Case Report
Ecthyma Gangrenosum in a Healthy 6-Month-Old Infant
El Mouhtadi Aghoutane, Amine El Khassoui*, Tarik Salama and Redouane El Fezzazi
Corresponding Author: Amine EL Khassoui, Department of Pediatric Orthopedic Surgery, CHU Mohamed VI, Faculty of Medicine and Pharmacy, University Cadi Ayad, Marrakech, Morocco
Received: January 20, 2022; Revised: February 14, 2022; Accepted: February 17, 2022 Available Online: April 20, 2022
Citation: Aghoutane ElM, El Khassoui A, Salama T & El Fezzazi R. (2022) Ecthyma Gangrenosum in a Healthy 6-Month-Old Infant. Int J Clin Case Stud Rep, 4(3): 210-211.
Copyrights: ©2022 Aghoutane ElM, El Khassoui A, Salama T & El Fezzazi R. This is an open-access article distributed under the terms of the Creative Commons Attribution License, which permits unrestricted use, distribution, and reproduction in any medium, provided the original author and source are credited.
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Ecthyma gangrenosum (EG) is a rare, necrotizing, bacterial infection of the skin most commonly caused by pseudomonas aeruginosa. Although direct skin inoculation without septicemia is also probable, usually EG is pathognomonic for pseudomonas septicemia, which has a mortality rate at 38-96%.

Result: Herein, we report a case of previously healthy 6-month-old boy diagnosed of EG of anogenital region. Culture from the lesion revealed heavy grows of pseudomonas aeruginosa. The child responded well to antibiotic therapy.

: It is crucial to clinically suspect EG and promptly start empiric antibiotic therapy covering pseudomonas aeruginosa to decrease the morbidity and mortality of this invasive infection.
Ecthyma gangrenosum is a skin bacterial infection due to Pseudomonas aeruginosa. If it is a rare affection in patients with prior septicemia, it is even rarer in healthy patients. We describe the case of a healthy 6-months-old infant treated in our department.

A previously healthy 6-month-old boy presented with 7-day history of fever and multiple deep, blackish eschar surrounded by extender ulceration and erythema on his anogenital region, rapidly involved despite local treatment with antiseptic (Chlorhexidine). On physical examination, weight was 9kg, body temperature 38, 5°c, pulse 120/mn, respiration rate 35 breaths/mn, and his blood pressure 80/55 mmhg. He had striking cutaneous lesions, consisting of multiple demarcated plaques with dusky violaceous erythema surrounding dry central necrotic aera in the Anogenital region (Figure 1).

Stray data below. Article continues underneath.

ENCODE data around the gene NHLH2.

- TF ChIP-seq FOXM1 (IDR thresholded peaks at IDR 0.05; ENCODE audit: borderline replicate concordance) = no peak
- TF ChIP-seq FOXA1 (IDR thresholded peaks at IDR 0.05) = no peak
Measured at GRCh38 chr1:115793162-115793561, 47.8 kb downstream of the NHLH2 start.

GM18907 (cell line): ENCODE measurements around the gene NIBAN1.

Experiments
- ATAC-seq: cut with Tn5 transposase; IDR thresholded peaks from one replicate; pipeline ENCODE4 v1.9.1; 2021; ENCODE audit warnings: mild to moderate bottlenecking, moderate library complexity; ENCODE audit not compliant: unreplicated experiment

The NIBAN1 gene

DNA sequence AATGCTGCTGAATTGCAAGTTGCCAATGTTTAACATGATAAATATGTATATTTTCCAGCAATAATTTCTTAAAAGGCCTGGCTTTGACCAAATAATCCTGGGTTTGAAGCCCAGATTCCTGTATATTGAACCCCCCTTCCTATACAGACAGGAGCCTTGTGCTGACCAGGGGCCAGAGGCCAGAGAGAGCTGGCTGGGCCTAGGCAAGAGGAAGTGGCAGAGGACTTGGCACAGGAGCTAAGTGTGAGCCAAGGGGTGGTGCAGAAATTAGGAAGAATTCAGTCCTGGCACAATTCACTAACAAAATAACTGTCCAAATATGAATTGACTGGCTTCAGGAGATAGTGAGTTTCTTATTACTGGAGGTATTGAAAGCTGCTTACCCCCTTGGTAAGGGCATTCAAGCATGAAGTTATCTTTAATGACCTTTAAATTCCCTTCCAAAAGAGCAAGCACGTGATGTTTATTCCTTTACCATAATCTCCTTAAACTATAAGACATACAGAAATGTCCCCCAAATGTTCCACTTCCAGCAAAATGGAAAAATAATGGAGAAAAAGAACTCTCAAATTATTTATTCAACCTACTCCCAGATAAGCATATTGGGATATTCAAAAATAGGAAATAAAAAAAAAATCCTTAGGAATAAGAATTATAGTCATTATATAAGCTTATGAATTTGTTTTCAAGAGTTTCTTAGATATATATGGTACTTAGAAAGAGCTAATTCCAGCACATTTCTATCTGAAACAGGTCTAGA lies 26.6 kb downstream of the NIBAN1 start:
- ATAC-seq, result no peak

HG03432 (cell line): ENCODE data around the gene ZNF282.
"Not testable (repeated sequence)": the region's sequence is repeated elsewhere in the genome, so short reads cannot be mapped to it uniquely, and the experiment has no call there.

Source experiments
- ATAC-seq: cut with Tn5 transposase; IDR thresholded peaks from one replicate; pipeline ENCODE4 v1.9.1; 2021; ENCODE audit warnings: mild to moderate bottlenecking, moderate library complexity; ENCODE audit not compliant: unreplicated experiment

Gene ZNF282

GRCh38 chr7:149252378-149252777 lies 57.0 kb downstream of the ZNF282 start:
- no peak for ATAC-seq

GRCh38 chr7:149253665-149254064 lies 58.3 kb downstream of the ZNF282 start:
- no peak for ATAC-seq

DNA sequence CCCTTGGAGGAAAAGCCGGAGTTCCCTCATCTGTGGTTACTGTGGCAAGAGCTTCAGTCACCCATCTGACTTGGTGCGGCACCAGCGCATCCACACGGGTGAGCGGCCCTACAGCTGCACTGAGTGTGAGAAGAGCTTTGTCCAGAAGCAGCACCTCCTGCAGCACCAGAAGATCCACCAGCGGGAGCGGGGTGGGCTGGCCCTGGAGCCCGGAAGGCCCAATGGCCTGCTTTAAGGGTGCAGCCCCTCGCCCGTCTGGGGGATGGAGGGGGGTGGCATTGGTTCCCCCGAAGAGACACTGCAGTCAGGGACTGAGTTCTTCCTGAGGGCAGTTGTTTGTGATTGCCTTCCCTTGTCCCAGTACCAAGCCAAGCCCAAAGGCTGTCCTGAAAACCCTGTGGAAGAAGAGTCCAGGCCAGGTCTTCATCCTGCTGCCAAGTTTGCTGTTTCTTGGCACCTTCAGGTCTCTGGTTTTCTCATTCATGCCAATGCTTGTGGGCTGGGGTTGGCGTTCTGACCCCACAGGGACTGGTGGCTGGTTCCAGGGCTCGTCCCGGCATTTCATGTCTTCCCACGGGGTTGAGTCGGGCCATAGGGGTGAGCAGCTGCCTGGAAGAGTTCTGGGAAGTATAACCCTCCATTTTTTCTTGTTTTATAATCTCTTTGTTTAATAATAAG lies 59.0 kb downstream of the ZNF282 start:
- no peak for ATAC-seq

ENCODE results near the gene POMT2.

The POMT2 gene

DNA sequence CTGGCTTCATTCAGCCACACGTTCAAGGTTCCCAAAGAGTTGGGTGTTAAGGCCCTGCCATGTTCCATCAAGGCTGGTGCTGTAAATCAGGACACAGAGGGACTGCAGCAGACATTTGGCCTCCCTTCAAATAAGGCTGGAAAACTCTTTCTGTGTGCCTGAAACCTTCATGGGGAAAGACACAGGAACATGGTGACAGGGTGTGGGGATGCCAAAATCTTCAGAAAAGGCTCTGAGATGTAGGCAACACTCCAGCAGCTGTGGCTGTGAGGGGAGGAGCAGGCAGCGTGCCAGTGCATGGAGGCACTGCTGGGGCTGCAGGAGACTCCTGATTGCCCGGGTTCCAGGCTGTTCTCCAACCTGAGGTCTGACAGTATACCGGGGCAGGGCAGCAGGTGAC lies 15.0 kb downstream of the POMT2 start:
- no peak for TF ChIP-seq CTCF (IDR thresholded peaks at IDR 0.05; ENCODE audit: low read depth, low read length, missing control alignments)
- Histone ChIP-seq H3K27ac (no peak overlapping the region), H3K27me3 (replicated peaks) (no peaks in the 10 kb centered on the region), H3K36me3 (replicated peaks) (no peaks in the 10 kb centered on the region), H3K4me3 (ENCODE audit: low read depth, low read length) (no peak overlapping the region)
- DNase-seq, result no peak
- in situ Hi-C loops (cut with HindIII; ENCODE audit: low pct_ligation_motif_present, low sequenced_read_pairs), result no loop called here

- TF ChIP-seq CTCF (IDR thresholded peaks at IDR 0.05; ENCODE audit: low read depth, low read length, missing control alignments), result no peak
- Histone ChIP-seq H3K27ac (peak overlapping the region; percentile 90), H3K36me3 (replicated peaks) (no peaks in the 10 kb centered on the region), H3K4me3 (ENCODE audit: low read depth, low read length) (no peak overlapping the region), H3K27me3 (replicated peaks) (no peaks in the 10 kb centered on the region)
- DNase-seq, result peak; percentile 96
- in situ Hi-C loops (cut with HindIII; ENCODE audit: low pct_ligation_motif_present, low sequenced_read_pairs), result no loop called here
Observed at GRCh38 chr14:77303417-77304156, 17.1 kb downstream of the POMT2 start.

On laboratory tests, hemoglobin was 9,9g/dl, white blood cell counts, 20400/mm³ (neutrophils:45%, lymphocyte 43%), thrombocyte count, 612000/mm³, erythrocyte sedimentation rate, 30mm/1h, c-reactive protein, 7,4 mg/l. the boy was hospitalized with provisional diagnosis of EG, and empiric ceftazidime and amikacin were started. Peripheral blood cultures were negative, but a wound culture grew pseudomonas aeruginosa. The agent was susceptible to the outgoing antibiotic treatments. Antibiotic treatment was completed to 3 weeks and the boy was discharged with complete cure (Figure 2). Serum immunoglobulin’s values checked after resolution of infection turned out normal (Figure 3).

EG is a rare cutaneous infection often caused by pseudomonas aeruginosa, although other bacteria, fungi, and viruses can be responsible [1]. EG usually appears in immunocompromised patients, neutropenic being the most common risk factor in the context of either malignancy or immunosuppressive therapy [2]. It has also been reported, however, albeit very rarely, in previously healthy patients [3]. Pseudomonas aeruginosa septicemia is community-acquired in 42%, and nosocomial in 58% of patients [4]. Community- acquired pseudomonas infection can occur in healthy children, especially in young children under 1 year of age [5]. EG is a well-recognized cutaneous manifestation of pseudomonas infection with or without septicemia [6]. Clinically, EG appears as an erythematous macula with central acchymotic induration, which quickly turns into hemorrhagic bullae and then a necrotic ulcer with eschar [5,6]. It’s commonly located in the anogenital region and axillae [1, 6], but may occur anywhere else, including the face [3,7]. The lesion may be unique or multiple [3]. Early recognition and administration of appropriate antibiotic therapies is essential for EG treatment and prevention of sepsis-related death or permanent injury [1,3]. Empirical anti-microbial therapy with anti-pseudomonas penicillin and aminoglycosides should be started and adjusted on the basis of culture results [7]. Poor prognosis is associated with delay in treatment, neutropenia and mainly the presence of underlining diseases. Finally, diagnosis of EG should lower investigator’s threshold for consideration of further assessment of immune function of the affected child after acute illness [7].

This case was reported to remind that Pseudomonas aeruginosa infections may also occur in healthy children in contrast to the general opinion and to emphasize that Ecthyma gangrenosum is a finding which leads to diagnosis.

The author declare that they have no Competing interests.
  1. Ashish P, Poonam S, Yogendra Y, Mamta D (2013) Ecthyma gangrenous in a neonate: Not always pseudomonas. BMJ Case Rep 2013: bcr2013009287.
  2. Akkurt ZM, Fidan V, Uçmak D, Dal T, Kelekci S, et al. (2016) A case of perineal Ecthyma gangrenosum. Turk Pediatri Ars 51: 46-48.
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